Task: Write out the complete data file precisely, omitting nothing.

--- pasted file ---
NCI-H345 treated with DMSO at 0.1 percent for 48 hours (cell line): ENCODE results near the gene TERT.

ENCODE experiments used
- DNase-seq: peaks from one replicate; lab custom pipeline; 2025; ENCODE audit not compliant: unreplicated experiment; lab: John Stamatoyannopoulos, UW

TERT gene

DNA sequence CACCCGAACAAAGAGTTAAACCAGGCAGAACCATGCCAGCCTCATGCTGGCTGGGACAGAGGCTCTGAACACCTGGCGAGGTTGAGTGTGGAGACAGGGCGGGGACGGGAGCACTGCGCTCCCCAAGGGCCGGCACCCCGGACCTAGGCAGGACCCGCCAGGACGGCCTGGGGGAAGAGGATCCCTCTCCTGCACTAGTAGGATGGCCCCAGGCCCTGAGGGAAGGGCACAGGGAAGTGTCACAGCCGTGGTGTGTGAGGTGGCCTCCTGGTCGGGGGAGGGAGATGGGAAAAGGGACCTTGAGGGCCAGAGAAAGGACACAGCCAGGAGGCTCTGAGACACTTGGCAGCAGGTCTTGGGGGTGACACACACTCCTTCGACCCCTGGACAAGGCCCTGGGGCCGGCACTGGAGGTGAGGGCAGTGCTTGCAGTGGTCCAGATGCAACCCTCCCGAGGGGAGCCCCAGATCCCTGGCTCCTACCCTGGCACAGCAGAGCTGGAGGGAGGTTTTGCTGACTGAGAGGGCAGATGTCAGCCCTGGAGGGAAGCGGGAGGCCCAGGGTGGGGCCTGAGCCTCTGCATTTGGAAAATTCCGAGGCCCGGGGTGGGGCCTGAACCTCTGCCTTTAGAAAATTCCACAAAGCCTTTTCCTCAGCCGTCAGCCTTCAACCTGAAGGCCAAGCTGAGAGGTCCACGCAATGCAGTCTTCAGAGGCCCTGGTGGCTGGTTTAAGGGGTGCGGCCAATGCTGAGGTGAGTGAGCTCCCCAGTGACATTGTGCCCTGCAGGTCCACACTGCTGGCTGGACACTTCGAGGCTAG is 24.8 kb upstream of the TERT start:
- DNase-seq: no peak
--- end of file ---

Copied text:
NCI-H345 treated with DMSO at 0.1 percent for 48 hours (cell line): ENCODE results near the gene TERT.

ENCODE experiments used
- DNase-seq: peaks from one replicate; lab custom pipeline; 2025; ENCODE audit not compliant: unreplicated experiment; lab: John Stamatoyannopoulos, UW

TERT gene

DNA sequence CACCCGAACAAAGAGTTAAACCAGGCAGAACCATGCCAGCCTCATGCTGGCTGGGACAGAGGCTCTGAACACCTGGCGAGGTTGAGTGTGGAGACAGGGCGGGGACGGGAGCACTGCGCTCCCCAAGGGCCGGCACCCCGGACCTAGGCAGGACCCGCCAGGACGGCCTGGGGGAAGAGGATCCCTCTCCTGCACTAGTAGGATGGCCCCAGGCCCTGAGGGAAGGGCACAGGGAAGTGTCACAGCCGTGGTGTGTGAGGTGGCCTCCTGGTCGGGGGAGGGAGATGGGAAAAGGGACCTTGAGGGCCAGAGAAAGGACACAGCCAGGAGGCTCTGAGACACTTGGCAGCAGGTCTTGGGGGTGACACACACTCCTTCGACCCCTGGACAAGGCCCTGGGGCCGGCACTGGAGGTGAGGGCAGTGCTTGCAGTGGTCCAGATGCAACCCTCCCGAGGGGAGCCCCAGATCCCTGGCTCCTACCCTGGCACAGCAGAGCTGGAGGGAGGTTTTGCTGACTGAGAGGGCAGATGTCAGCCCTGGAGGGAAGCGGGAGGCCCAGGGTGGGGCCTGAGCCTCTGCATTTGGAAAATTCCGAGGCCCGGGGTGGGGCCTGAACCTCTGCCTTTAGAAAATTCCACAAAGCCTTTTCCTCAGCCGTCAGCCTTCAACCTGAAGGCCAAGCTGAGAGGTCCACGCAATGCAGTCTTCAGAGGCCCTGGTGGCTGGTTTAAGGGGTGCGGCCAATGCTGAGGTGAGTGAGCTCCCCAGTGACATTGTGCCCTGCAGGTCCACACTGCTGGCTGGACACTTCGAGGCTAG is 24.8 kb upstream of the TERT start:
- DNase-seq: no peak